Egyptian Mau at a Glance
The Egyptian Mau is a colorful, elegant cat with an alert appearance that gives it a regal bearing. They are intensely loyal and are passionate about their families yet also happy to go about the business of being a cat. Mau’s are shy, sensitive cats that are easily upset by sudden loud noises. They are the only natural spotted breed of domestic cat. The active and playful Mau is a perfect choice for families with children and cat-friendly dogs. Their coat is medium in length and easy to maintain. Find out more about this breed and if the Egyptian Mau is right for you and your family.
- Temperament: Fast, Loyal, Gentle
- Size: Medium-sized cat.
- Colors: The Egyptian Mau comes in silver, bronze and smoke. All colors have “gooseberry green” eye color, a hallmark of the breed.
- Life Expectancy: 10-15+ years, with proper care.
About the Egyptian Mau
Gentle and extremely loyal, the striking Egyptian Mau has many unique qualities that make the breed stand out among felines.
Their looks set them apart as a result of their brow line and characteristic eye set that gives the breed a naturally worried look. They are also the only domesticated cat with a naturally occurring spotted coat and have an “M” shape on their forehead called the mark of the scarab. Their "tiptoe" stance given by the hind legs being proportionally longer than the front legs, lends to the graceful look of elegance to the Mau.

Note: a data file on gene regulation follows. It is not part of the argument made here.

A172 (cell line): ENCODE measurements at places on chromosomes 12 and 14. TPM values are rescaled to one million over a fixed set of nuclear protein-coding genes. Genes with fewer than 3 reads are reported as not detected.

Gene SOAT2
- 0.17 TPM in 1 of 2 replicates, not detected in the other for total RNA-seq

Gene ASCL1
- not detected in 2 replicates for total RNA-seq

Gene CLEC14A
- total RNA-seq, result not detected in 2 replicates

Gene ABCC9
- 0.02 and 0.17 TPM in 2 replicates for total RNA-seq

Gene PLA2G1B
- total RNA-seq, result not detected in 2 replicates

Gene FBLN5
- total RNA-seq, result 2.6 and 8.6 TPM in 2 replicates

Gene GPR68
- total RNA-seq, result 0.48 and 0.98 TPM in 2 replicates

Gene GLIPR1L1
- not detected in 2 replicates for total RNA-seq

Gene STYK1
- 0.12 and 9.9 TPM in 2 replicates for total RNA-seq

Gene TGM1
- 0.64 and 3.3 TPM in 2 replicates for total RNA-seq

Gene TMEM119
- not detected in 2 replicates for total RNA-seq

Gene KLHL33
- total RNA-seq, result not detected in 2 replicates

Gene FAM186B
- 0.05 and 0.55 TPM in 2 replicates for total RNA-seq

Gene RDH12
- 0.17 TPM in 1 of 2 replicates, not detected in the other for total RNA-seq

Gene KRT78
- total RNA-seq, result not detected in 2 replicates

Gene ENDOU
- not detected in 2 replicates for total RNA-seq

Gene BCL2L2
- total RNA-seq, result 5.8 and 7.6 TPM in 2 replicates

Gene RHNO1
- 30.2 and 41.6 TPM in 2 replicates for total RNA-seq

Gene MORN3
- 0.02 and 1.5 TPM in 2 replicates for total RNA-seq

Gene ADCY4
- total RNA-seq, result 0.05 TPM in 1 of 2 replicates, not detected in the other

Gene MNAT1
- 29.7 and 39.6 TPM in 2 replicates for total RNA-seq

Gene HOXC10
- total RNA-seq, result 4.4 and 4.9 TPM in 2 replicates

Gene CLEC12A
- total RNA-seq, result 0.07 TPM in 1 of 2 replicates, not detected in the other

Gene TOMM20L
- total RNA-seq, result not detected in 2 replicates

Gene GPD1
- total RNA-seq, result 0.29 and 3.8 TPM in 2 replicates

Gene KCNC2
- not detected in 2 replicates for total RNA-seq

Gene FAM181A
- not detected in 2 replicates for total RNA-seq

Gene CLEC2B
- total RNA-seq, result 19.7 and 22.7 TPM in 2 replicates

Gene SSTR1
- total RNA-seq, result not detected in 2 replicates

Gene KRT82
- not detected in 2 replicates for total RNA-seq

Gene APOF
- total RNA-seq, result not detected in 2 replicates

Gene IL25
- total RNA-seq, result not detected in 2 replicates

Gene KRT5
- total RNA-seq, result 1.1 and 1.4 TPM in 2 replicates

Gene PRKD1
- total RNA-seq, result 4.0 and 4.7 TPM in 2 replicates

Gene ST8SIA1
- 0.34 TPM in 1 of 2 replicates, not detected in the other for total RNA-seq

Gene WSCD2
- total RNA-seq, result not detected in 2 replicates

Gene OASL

They are powerful athletes among their fellow felines with an uncanny leaping ability and are considered the fastest breed capable of great bursts of speed.
Despite their amazing athletic ability and physical power, the Egyptian Mau is a gentle and reserved cat. They love being a part of a family, but are wary of others. Early socialization is essential otherwise they can be easily startled by unexpected noises or events. Maus communicate pleasure or enthusiasm with a wagging tail and kneading paws, and may converse with you in a voice that chortles and trills.
A devoted family companion, Maus make great family pets. They get along well with playful children and other cat-friendly pets as long as they can keep up with the Mau’s energy.
The Egyptian Mau is a moderate- to highly active breed. They are athletic and love to climb and jump, making a perch or cat tree essential, otherwise they will create their own perch on top of the refrigerator or bookcases.
They are smart and observant and tend to teach themselves how to open doors and drawers. They love to play with water and are smart enough to learn how to turn on the faucet.
Despite their high energy levels, they love to sit on laps and snuggle.
TICA Regions, Clubs & Rescues
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The Egyptian Mau has a medium-length coat. The texture of the fur varies depending on the cat’s color. Cats with smoke coloring have silky, fine fur. Cats with silver or bronze coloring have fur with a more dense, resilient texture. Brush their coat weekly to keep it shiny and healthy.
The only other grooming the Egyptian Mau needs is regular nail trimming, usually weekly, and ear cleaning if the ears look dirty. Use a gentle cleanser recommended by your veterinarian. Brush the teeth frequently with a vet-approved pet toothpaste for good overall health and fresh breath.